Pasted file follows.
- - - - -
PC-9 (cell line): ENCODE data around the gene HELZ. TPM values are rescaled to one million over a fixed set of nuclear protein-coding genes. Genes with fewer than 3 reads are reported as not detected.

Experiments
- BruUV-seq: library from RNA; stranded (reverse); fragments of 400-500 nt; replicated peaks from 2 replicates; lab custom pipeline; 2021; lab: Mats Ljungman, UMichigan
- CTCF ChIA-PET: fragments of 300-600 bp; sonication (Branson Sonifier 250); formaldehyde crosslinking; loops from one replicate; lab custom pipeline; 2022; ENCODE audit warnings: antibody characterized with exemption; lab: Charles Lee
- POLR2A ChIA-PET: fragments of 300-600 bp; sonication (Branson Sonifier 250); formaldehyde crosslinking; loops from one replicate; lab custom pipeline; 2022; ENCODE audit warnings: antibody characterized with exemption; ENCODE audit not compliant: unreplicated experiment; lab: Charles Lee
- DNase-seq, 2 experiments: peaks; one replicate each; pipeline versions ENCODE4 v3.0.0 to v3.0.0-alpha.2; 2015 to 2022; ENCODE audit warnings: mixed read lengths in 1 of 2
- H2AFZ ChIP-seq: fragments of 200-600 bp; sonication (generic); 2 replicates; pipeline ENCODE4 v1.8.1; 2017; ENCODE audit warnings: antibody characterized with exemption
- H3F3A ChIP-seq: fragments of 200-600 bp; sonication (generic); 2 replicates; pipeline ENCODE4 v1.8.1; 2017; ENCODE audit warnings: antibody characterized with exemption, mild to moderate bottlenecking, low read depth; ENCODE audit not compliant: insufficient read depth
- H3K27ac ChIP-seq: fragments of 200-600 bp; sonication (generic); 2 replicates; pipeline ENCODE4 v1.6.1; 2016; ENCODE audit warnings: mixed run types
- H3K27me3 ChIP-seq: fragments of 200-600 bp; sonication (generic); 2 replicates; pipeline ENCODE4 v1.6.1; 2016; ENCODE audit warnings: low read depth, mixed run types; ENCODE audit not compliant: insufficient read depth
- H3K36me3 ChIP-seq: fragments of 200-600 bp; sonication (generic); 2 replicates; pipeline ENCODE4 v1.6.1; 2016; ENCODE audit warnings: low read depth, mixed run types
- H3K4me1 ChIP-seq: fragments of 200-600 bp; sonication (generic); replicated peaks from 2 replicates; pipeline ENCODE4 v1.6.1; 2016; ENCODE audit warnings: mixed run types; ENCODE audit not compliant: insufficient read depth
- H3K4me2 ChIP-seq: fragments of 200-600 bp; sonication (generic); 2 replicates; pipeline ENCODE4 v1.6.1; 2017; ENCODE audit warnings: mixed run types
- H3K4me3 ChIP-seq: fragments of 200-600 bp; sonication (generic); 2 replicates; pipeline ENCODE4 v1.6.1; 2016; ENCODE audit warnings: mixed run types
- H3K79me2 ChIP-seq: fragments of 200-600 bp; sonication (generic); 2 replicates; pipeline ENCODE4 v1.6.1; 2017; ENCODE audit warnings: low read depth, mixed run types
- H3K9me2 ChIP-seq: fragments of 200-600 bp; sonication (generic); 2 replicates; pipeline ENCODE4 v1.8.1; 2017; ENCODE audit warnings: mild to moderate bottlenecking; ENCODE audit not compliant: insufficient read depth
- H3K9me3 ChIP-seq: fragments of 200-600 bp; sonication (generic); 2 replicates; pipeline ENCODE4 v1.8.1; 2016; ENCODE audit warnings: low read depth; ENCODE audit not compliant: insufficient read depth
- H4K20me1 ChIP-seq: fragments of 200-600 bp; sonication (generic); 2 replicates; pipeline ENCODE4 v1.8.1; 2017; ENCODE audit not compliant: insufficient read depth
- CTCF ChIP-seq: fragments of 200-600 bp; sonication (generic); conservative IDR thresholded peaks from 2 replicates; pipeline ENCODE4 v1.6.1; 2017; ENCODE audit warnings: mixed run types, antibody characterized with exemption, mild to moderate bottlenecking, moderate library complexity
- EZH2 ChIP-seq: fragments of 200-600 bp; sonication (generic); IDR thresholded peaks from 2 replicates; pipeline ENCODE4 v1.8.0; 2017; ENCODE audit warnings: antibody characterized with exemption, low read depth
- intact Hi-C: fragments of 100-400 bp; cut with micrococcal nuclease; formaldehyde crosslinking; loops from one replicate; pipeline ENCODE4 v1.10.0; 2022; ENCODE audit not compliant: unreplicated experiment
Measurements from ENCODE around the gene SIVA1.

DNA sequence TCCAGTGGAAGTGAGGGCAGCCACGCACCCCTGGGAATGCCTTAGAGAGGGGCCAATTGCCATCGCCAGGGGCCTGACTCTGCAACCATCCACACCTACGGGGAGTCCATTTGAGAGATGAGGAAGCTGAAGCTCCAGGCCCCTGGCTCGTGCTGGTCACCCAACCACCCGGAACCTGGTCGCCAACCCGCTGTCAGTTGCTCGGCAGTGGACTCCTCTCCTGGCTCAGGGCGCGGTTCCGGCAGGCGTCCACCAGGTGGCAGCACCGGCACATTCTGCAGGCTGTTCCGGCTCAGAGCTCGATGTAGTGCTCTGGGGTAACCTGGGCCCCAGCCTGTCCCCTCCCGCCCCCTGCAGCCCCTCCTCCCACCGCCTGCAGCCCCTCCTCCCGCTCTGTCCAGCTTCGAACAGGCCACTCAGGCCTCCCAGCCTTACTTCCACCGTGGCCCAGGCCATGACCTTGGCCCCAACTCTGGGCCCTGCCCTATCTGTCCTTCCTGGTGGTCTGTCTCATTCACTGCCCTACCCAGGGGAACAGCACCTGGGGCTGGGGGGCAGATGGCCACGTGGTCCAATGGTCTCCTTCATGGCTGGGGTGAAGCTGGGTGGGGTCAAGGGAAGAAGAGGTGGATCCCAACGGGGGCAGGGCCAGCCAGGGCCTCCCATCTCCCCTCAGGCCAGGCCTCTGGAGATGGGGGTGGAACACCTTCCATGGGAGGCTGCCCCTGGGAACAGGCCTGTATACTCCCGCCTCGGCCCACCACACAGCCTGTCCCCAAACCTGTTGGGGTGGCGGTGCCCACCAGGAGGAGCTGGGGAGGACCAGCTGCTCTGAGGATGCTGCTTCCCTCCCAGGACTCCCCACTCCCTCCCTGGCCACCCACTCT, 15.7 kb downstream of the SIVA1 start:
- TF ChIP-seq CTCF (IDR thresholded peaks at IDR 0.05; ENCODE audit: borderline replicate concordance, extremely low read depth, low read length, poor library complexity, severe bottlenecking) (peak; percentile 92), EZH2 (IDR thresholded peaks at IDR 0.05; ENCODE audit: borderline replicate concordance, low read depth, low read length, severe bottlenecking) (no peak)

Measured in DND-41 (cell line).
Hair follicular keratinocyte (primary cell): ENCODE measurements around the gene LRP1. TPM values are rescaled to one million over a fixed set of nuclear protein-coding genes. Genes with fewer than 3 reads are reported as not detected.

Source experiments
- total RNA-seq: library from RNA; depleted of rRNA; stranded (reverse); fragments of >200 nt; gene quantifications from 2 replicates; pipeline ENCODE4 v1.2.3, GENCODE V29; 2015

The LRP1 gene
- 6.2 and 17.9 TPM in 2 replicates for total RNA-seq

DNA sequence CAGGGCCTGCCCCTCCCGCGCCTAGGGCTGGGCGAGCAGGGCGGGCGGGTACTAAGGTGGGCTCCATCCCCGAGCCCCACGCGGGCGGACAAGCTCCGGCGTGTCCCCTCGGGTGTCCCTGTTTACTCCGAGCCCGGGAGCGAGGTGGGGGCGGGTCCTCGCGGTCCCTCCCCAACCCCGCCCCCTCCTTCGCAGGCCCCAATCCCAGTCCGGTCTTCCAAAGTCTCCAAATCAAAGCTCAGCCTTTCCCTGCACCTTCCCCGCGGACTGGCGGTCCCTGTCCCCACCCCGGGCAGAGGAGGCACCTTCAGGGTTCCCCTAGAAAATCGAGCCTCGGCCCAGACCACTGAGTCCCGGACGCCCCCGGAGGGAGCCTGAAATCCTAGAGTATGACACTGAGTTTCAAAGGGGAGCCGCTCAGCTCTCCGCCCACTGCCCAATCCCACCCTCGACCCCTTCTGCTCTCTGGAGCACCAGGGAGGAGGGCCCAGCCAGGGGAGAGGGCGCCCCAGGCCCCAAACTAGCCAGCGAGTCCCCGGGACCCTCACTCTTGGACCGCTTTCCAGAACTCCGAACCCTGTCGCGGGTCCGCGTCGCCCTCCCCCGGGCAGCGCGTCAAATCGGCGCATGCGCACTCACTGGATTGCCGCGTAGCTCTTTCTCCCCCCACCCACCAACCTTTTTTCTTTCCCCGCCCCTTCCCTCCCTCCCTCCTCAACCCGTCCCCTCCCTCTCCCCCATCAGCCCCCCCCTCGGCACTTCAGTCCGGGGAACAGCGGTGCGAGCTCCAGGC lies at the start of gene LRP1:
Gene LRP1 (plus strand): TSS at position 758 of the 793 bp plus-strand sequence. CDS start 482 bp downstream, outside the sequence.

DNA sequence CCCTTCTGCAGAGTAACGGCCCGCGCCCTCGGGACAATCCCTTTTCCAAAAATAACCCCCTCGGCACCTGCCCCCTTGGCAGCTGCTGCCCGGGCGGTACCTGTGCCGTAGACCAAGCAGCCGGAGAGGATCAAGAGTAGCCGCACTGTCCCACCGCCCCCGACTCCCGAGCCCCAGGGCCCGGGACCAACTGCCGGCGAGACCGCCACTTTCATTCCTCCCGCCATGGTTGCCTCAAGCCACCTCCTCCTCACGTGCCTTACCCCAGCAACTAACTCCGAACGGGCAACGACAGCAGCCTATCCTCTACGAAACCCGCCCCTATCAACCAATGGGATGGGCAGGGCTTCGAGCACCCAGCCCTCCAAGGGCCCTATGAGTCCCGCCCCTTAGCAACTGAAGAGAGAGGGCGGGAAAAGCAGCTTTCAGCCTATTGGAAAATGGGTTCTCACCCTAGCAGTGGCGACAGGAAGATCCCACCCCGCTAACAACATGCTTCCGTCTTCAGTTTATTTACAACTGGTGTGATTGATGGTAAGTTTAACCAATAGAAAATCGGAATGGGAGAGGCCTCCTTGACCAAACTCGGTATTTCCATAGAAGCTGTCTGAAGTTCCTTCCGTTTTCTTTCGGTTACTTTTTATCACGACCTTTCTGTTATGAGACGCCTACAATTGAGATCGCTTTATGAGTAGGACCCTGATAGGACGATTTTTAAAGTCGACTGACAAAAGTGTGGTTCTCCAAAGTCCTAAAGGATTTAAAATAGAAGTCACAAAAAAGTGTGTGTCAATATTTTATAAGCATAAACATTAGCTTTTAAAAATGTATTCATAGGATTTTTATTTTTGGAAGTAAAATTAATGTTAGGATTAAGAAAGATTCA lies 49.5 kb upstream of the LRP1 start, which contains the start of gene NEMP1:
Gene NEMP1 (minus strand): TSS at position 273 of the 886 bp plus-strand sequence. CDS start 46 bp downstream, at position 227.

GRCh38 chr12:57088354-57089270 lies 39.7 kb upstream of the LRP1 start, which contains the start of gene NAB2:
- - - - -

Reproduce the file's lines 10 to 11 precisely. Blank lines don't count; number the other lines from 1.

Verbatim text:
- H3K27me3 ChIP-seq: fragments of 200-600 bp; sonication (generic); 2 replicates; pipeline ENCODE4 v1.6.1; 2016; ENCODE audit warnings: low read depth, mixed run types; ENCODE audit not compliant: insufficient read depth
- H3K36me3 ChIP-seq: fragments of 200-600 bp; sonication (generic); 2 replicates; pipeline ENCODE4 v1.6.1; 2016; ENCODE audit warnings: low read depth, mixed run types